planetf1.com

It is currently Sat Aug 23, 2014 3:22 pm

All times are UTC




Post new topic Reply to topic
Author Message
PostPosted: Wed Dec 19, 2012 12:31 pm 
Offline

Joined: Wed Dec 12, 2012 12:11 pm
Posts: 104
Lol hahha could have Schumacher using Horner at footwork lol.


Top
 Profile  
 
PostPosted: Wed Dec 19, 2012 1:03 pm 
Offline

Joined: Thu Dec 09, 2010 7:37 pm
Posts: 276
Tufty wrote:
Chriso wrote:
Like Lola in 1997 spent all the money producing the car getting to aus and then bining the whole plan. I don't know wat entirely happened there but that's my point, looks to lower class imo

They binned nothing. MasterCard screwed them over by backing out after the cars failed to qualify in Australia.

Not really. Eric Broadley underestimated quite a lot of aspects of putting together a successful F1 team in the late 20th century. He had persuaded Mastercard that F1 participation would lead more people to apply for their credit cards. Unfortunately (for Lola), the sponsorship deal was structured so that, apart from a relatively modest amount of cash upfront, payments to Lola were based on the number of new Mastercard accounts signed up each month. Unfortunately, involvement with Lola proved less effective as a promotional tool than either party had hoped and the flow of cash was meagre.

It also didn't help that Mastercard insisted that Lola take part in the 1997 season - a year earlier than Eric Broadley had originally planned. Unsurprisingly, the V10 engines Broadley had commissioned Al Melling to design and build weren't ready for the start of the season so the Lola T97/30s turned up for the Australian Grand Prix with underpowered Ford Zetec-R V8s as well as a hopeless chassis. The cars were woefully slow (13 and 16 seconds slower than Jacques Villeneuve's pole time) and failed to qualify. That was that. The drivers turned up for the next race (Brazil) only to learn that the team had folded.

The lack of money from Mastercard meant that Lola could not pay Melling. He took legal action, which resulted in Lola Cars going into receivership, until it was rescued by Martin Birrane. A sorry story.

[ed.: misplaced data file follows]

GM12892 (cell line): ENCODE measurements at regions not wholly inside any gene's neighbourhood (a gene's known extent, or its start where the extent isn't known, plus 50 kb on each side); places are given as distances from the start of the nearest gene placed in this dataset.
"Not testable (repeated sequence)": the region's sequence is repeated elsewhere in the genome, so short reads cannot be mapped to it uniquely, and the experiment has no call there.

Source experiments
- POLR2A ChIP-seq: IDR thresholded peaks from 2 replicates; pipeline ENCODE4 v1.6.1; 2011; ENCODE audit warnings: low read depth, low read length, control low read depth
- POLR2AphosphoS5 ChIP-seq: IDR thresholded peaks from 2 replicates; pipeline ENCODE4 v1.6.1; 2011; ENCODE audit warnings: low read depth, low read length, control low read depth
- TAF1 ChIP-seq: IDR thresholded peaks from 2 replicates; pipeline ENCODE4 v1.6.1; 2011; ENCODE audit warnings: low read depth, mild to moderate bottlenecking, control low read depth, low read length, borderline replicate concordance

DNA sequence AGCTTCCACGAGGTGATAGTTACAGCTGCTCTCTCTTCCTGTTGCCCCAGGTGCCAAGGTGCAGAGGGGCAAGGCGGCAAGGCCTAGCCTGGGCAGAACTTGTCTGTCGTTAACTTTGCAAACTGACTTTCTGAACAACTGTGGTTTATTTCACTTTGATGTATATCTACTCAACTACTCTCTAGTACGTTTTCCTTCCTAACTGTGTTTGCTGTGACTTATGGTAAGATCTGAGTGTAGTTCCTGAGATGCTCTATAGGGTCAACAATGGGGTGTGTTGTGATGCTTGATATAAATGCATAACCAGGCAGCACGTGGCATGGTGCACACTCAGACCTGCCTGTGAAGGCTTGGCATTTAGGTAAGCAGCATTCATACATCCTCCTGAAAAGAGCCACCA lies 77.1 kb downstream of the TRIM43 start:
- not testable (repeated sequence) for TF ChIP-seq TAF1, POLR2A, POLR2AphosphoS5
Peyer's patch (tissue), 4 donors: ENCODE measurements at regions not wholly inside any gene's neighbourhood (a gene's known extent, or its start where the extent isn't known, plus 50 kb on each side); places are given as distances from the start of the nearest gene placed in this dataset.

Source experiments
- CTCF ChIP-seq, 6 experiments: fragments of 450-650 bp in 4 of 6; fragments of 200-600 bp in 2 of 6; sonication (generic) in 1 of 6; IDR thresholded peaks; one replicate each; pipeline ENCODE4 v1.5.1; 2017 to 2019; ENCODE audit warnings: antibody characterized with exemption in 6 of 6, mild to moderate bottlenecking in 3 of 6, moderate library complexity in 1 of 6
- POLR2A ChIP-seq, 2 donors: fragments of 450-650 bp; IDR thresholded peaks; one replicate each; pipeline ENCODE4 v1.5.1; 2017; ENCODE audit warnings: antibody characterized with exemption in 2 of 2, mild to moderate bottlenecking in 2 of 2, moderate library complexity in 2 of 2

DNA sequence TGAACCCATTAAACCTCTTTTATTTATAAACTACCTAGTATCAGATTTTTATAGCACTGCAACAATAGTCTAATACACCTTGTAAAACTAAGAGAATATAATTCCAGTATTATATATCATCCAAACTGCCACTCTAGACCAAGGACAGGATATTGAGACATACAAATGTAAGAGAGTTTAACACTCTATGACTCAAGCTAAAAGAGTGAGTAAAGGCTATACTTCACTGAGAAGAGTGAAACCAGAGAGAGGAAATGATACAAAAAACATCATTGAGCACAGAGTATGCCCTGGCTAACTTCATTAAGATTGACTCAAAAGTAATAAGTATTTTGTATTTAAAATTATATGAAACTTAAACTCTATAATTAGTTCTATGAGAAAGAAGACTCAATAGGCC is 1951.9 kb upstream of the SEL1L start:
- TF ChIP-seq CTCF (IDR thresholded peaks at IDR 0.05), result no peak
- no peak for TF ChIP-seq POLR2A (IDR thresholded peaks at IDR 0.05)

Top
 Profile  
 
PostPosted: Wed Dec 19, 2012 1:55 pm 
Offline
User avatar

Joined: Wed Nov 05, 2008 4:33 pm
Posts: 1705
Location: Bangor, Gwynedd, Wales
Gimax wrote:
Tufty wrote:
Chriso wrote:
Like Lola in 1997 spent all the money producing the car getting to aus and then bining the whole plan. I don't know wat entirely happened there but that's my point, looks to lower class imo

They binned nothing. MasterCard screwed them over by backing out after the cars failed to qualify in Australia.

Not really. Eric Broadley underestimated quite a lot of aspects of putting together a successful F1 team in the late 20th century. He had persuaded Mastercard that F1 participation would lead more people to apply for their credit cards. Unfortunately (for Lola), the sponsorship deal was structured so that, apart from a relatively modest amount of cash upfront, payments to Lola were based on the number of new Mastercard accounts signed up each month. Unfortunately, involvement with Lola proved less effective as a promotional tool than either party had hoped and the flow of cash was meagre.

It also didn't help that Mastercard insisted that Lola take part in the 1997 season - a year earlier than Eric Broadley had originally planned. Unsurprisingly, the V10 engines Broadley had commissioned Al Melling to design and build weren't ready for the start of the season so the Lola T97/30s turned up for the Australian Grand Prix with underpowered Ford Zetec-R V8s as well as a hopeless chassis. The cars were woefully slow (13 and 16 seconds slower than Jacques Villeneuve's pole time) and failed to qualify. That was that. The drivers turned up for the next race (Brazil) only to learn that the team had folded.

The lack of money from Mastercard meant that Lola could not pay Melling. He took legal action, which resulted in Lola Cars going into receivership, until it was rescued by Martin Birrane. A sorry story.